I post a lot of tips here on Make a Living Writing for writers looking to earn more. But recently, a look at my Google Analytics revealed a surprising phrase writers commonly search on:
“What is freelance writing?”
This makes me feel I should back up and start at the very beginning. Clearly, I shouldn’t assume every reader knows what this career is about.
Apparently, some folks know that term well enough to search to find out more about it…but they don’t yet know how freelance writing works, exactly.
So let me fill in the blanks today with answers to some of the most basic questions about the world of freelance writing:
Freelance writing defined
Let’s begin with a definition: Freelance writing is any sort of writing assignment that you do for pay, outside of a staff position.Â Simple as that.
You are not an employee receiving company benefits such as sick leave or vacation pay, or 401(k) matching. And you are not required to appear at your client’s office and do your work there. You work in a place of your choosing, with your own tools, setting your own hours.
That last part is important, because if you work on-site for freelance clients that require you to keep regular hours at their office, the IRS may reject the idea that you’re really a freelancer. If they do that, IRS will disallow all your expense deductions associated with running your freelance business (ouch!), and potentially sue your client to reclassify you as an employee.
It’s worth taking a moment to read up on the legal difference between staffers and freelancers, so that you don’t get into a tax mess later.
Common types of freelance writing
What sorts of writing can be done as a freelance gig? Just about anything you can think of that staff writers, communications specialists, or marketers do, freelance writers also may get assigned. Here’s a starter list:
- Web pages (informational or sales pages)
- Blog posts
- Magazine articles (for consumer, custom, or trade publications)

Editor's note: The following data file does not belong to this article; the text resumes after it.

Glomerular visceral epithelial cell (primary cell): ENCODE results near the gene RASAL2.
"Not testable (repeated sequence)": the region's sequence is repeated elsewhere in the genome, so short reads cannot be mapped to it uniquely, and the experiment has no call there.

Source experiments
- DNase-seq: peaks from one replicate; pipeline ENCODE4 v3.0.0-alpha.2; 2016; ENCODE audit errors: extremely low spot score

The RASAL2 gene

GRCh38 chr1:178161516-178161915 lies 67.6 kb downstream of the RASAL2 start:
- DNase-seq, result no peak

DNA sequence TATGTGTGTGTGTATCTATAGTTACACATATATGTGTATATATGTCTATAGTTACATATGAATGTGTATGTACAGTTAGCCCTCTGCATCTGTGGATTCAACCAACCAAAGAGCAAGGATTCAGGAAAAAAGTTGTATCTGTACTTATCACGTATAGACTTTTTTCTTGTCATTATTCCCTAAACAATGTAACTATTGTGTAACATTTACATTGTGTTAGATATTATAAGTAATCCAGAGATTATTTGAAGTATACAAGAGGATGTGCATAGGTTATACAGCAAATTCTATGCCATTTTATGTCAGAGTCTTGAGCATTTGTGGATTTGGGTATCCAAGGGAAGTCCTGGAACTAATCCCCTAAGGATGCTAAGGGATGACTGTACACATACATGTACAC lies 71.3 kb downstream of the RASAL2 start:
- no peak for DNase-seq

- Newspaper articles
- Direct mail sales letters
- Newsletters (physical or email-delivered)
- Annual reports (corporate or nonprofit)
- Business plans
- Media kits
- White papers
- Case studies
- Press releases
- Research reports
- Radio scripts
- Video scripts
- Video sales letters
- Marketing emails
- Internal/intranet company communications
- Ghostwriting of anything above that takes a byline
As you can see, the world of freelance writing offers a wide variety of writing types to suit every taste. There’s also freelance writing for businesses in every type of industry, from aerospace to washing machines. And publications covering every imaginable topic.
Yes, it can be overwhelming! The trick is to narrow it down so you can focus, and find clients.
What’s the opportunity in freelance writing?
Are you wondering if freelancing is a fad? Just the opposite.
Companies increasingly love working with freelance creatives, and all studies indicate the percentage of people who freelance will only grow in the future. In fact, there are 53 million freelancers of all types now (out of a 322 million population). Which really puts the lie to the frequently-circulated myth that it’s impossible to make a living as a freelancer. It’s expected that 50 percent of Americans will freelance by 2020.
Learning how to become a freelance writer is the best way you can create career stability for yourself.
How to get started in freelance writing
I get emails every day like this:
“I just recently stumbled upon the world of freelance writing! I’m out of work and think this would be a great thing to do, I loved writing in college.
“How do I get started?”
There are several common ways writers break into freelancing and begin creating a portfolio of work, including:
- Volunteering to write for a nonprofit